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My maternal grandparents are both quite old and have their share of health issues requiring constant monitoring. We annotate daily both their blood pressure and pulse level and my grandma's blood-sugar level since she has diabetes.

All this data is unfortunately kept analogically by mere pen and paper, in order to ingest the data I have to manually copy the values into a Google spreadsheet (as to make it readily available on the cloud) and then export is as a .csv file to analyze.

I have chosen Python, over R, as I want to get better at it, for the data visualization aspect I have chosen Altair since I like its declarative style and its novelty make me want to try and master it

As of now I am interested in exploring the data, once I collect more precise information on their medication I would like to try my hand at some machine learning training

2017-05-28: As of today I only have my grandpa data for the 2017


  • add more data on pressure [insert values for 2016]
  • see if there's a way to normalize the dimensions of the histogram
  • add more data on blood-pressure drugs taken daily as to check for a correlation
  • Change the color of the type
  • Rearrange the level the position of the histograms
  • Add an horizontal line representing the threshold-risk value
In [14]:
import pandas as pd
import altair
In [15]:
DATA_URL = ''  # Now it will be easy to access
df_raw = pd.read_csv(DATA_URL)
df_raw.drop(['medication', 'lasix'], axis=1, inplace=True)  # Until I have more information on its medication and lasix intake I am not factoring in these
df_raw.dropna(inplace=True)  # Some value are missing, we will drop them

Transforming the dataframe

Note how our dataframe would not allow for multiple simultaneous representations. However we can Pivot it to obtain a df we can work with.

In [16]:
df = pd.melt(df_raw, id_vars=['date'], value_vars=['systolic', 'diastolic', 'pulse'], var_name='type', value_name='measurement')
In [31]:
chart = altair.Chart(df).mark_line().encode(
        x = 'date', y = 'measurement', color='type'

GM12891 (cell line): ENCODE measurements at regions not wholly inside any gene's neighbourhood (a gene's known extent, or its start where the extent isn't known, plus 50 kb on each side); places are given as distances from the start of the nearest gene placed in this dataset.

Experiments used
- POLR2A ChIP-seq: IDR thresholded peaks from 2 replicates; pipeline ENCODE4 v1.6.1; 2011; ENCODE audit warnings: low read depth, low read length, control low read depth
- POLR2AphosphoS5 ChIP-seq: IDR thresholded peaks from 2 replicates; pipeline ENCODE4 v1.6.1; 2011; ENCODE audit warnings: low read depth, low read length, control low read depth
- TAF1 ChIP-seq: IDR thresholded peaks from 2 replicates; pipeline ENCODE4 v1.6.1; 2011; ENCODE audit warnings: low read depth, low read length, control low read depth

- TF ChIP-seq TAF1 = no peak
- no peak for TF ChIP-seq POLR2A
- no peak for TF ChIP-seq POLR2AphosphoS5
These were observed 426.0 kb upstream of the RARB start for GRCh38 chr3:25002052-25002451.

In [18]:
systolic = df[df['type'] == 'systolic'].drop(['type'], axis=1) = 'Systolic Pressure'
measurement    161.367647
dtype: float64
measurement    20.298443
dtype: float64
In [19]:
diastolic = df[df['type'] == 'diastolic'].drop(['type'], axis=1) = 'Diastolic Pressure'
measurement    81.536765
dtype: float64
measurement    8.949991
dtype: float64
In [20]:
pulse = df[df['type'] == 'pulse'].drop(['type'], axis=1) = 'Pulse'
measurement    65.139706
dtype: float64
measurement    5.045237
dtype: float64

Testing the distribution

In [21]:
from scipy.stats import normaltest

We now construct a function to test whether the pressure is normally distributed or not.

Note on scipy.stats.normaltest:

Tests whether a sample differs from a normal distribution.

This function tests the null hypothesis that a sample comes from a normal distribution. It is based on D’Agostino and Pearson’s [R614], [R615] test that combines skew and kurtosis to produce an omnibus test of normality.


In [22]:
def is_normally_distributed(array):
    We pass the "polished" dataframe for both type  of pressure (and pulse),
    we then apply the normaltest function on the pressure column
    _, p = normaltest(array['measurement'])  # I am interested only in the p-value
    if p < 0.055:  # P value treshold to test the null hypothesis
        print('Normally Distributed\n')
        print('Not normally distributed\n') 
In [23]:
measurements_type = [systolic, diastolic, pulse]

for i in measurements_type:
Systolic Pressure
Normally Distributed

Diastolic Pressure
Normally Distributed

Normally Distributed

Visualizing the distribution

In [24]:
c = altair.Chart(df[df['type']!='pulse']).mark_bar().encode(
    altair.X('measurement', bin=altair.Bin(step=5), title='Measurement'),  # I choose step=5 to have a better representation of the distribution especially fot Max and Medium Pressure
    altair.Y('*', aggregate='count', type='quantitative'),
                  title='Blood pressure')
c.configure_cell(height=350, width=350)